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What can be done to promote global prosperity?

Press play for the answer, and to learn:

  • What factors contribute to inflation in the U.S.
  • What three structural weaknesses exist in developing countries that struggle with weak currencies
  • What economic problems are worsened by tourists
  • Why the U.S. may need to restart the basis of the U.S. economy in coming years

Associate professor of economics at Denison University and President of the Global Institute for Sustainable Prosperity, Fadhel Kaboub, has held research affiliations with Levy Economics Institute and the Harvard Kennedy School.

As an expert on modern monetary theory (MMT), which includes the Green New Deal and job guarantee, Kaboub’s work is centered around the use of public policy to enhance monetary and economic sovereignty in the Global South.

MMT is an approach that challenges the mainstream policy framework, which generally states that the government can only afford to pay for things that we can raise tax revenues from, or borrow from financial markets. Beyond that, the mainstream policy framework posits that anything the government pays for would be inflationary, eventually bankrupting the country.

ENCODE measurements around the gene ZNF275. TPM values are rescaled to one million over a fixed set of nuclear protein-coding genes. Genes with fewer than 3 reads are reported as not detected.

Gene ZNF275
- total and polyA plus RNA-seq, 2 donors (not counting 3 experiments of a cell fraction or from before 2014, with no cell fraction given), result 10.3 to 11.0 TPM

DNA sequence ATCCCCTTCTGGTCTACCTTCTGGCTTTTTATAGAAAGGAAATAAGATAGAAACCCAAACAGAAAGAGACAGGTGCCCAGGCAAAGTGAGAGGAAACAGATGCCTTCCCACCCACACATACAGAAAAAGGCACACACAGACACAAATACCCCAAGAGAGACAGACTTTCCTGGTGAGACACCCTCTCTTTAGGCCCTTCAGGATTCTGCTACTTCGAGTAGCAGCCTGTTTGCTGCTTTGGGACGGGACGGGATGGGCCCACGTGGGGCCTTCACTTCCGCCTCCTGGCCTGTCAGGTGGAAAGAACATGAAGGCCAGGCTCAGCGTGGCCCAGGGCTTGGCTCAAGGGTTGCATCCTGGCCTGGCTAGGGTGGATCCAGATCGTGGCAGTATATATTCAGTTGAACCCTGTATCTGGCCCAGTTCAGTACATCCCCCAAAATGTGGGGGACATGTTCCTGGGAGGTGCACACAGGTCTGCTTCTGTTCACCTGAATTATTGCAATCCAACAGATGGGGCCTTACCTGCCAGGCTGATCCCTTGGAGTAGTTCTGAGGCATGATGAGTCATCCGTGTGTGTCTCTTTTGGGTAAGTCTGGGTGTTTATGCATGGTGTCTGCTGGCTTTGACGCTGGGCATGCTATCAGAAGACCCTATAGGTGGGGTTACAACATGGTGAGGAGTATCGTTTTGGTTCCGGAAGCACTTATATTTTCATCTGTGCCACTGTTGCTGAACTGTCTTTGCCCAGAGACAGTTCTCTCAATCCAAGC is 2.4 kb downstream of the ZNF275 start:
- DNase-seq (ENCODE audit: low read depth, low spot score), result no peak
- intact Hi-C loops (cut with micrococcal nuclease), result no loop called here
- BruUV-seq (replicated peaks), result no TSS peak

This is where MMT comes in and says…Not necessarily…We have plenty of spending capacity, we just aren’t tapping into it.

Kaboub explains that different countries have different degrees of untapped spending capacity, such as the Green New Deal, inequality in healthcare, and climate change mitigation, all of which he says can be addressed without hitting inflation constraints.

He discusses many of the common strategies suggested for strengthening economies in developing countries, and why and how these strategies fail.

Long-term strategic views are critical for maintaining a sovereign monetary system and geopolitical influence, says Kaboub. He dives into the details of all this and so much more.

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